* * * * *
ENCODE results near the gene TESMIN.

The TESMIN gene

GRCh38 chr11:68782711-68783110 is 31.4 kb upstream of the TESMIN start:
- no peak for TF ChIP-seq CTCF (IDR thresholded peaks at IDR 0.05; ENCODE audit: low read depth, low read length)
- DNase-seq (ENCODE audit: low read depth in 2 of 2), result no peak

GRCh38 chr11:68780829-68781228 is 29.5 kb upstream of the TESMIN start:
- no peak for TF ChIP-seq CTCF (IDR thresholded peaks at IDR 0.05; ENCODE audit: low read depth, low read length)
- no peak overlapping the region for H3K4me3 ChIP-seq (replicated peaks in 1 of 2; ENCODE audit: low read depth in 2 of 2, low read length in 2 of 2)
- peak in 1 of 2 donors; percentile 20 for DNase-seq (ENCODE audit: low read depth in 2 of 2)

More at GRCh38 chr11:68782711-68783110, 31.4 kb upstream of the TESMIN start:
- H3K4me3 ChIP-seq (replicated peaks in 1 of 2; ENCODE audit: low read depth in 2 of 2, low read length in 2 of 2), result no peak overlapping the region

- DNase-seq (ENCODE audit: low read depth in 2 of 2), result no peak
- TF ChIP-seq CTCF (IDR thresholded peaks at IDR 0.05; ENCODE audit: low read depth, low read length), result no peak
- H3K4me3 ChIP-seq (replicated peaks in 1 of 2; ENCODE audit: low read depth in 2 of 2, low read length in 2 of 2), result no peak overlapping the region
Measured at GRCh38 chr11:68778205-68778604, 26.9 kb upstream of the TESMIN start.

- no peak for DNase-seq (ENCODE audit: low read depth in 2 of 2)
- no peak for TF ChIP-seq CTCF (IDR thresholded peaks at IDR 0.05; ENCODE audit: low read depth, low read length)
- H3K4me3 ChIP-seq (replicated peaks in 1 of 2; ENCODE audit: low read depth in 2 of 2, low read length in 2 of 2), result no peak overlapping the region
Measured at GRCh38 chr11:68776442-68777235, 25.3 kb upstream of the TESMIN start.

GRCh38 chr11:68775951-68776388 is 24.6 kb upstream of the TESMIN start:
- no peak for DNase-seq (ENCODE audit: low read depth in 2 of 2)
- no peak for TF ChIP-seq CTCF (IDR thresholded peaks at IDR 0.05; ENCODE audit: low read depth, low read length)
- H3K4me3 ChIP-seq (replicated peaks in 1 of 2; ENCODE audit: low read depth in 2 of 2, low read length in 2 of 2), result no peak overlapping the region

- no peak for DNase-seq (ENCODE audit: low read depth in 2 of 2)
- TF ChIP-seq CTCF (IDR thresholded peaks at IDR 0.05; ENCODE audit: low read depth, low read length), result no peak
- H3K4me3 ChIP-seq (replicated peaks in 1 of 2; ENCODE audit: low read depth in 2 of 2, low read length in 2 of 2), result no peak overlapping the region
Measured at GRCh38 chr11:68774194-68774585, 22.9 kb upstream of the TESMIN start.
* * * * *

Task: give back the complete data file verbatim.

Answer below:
ENCODE results near the gene TESMIN.

The TESMIN gene

GRCh38 chr11:68782711-68783110 is 31.4 kb upstream of the TESMIN start:
- no peak for TF ChIP-seq CTCF (IDR thresholded peaks at IDR 0.05; ENCODE audit: low read depth, low read length)
- DNase-seq (ENCODE audit: low read depth in 2 of 2), result no peak

GRCh38 chr11:68780829-68781228 is 29.5 kb upstream of the TESMIN start:
- no peak for TF ChIP-seq CTCF (IDR thresholded peaks at IDR 0.05; ENCODE audit: low read depth, low read length)
- no peak overlapping the region for H3K4me3 ChIP-seq (replicated peaks in 1 of 2; ENCODE audit: low read depth in 2 of 2, low read length in 2 of 2)
- peak in 1 of 2 donors; percentile 20 for DNase-seq (ENCODE audit: low read depth in 2 of 2)

More at GRCh38 chr11:68782711-68783110, 31.4 kb upstream of the TESMIN start:
- H3K4me3 ChIP-seq (replicated peaks in 1 of 2; ENCODE audit: low read depth in 2 of 2, low read length in 2 of 2), result no peak overlapping the region

- DNase-seq (ENCODE audit: low read depth in 2 of 2), result no peak
- TF ChIP-seq CTCF (IDR thresholded peaks at IDR 0.05; ENCODE audit: low read depth, low read length), result no peak
- H3K4me3 ChIP-seq (replicated peaks in 1 of 2; ENCODE audit: low read depth in 2 of 2, low read length in 2 of 2), result no peak overlapping the region
Measured at GRCh38 chr11:68778205-68778604, 26.9 kb upstream of the TESMIN start.

- no peak for DNase-seq (ENCODE audit: low read depth in 2 of 2)
- no peak for TF ChIP-seq CTCF (IDR thresholded peaks at IDR 0.05; ENCODE audit: low read depth, low read length)
- H3K4me3 ChIP-seq (replicated peaks in 1 of 2; ENCODE audit: low read depth in 2 of 2, low read length in 2 of 2), result no peak overlapping the region
Measured at GRCh38 chr11:68776442-68777235, 25.3 kb upstream of the TESMIN start.

GRCh38 chr11:68775951-68776388 is 24.6 kb upstream of the TESMIN start:
- no peak for DNase-seq (ENCODE audit: low read depth in 2 of 2)
- no peak for TF ChIP-seq CTCF (IDR thresholded peaks at IDR 0.05; ENCODE audit: low read depth, low read length)
- H3K4me3 ChIP-seq (replicated peaks in 1 of 2; ENCODE audit: low read depth in 2 of 2, low read length in 2 of 2), result no peak overlapping the region

- no peak for DNase-seq (ENCODE audit: low read depth in 2 of 2)
- TF ChIP-seq CTCF (IDR thresholded peaks at IDR 0.05; ENCODE audit: low read depth, low read length), result no peak
- H3K4me3 ChIP-seq (replicated peaks in 1 of 2; ENCODE audit: low read depth in 2 of 2, low read length in 2 of 2), result no peak overlapping the region
Measured at GRCh38 chr11:68774194-68774585, 22.9 kb upstream of the TESMIN start.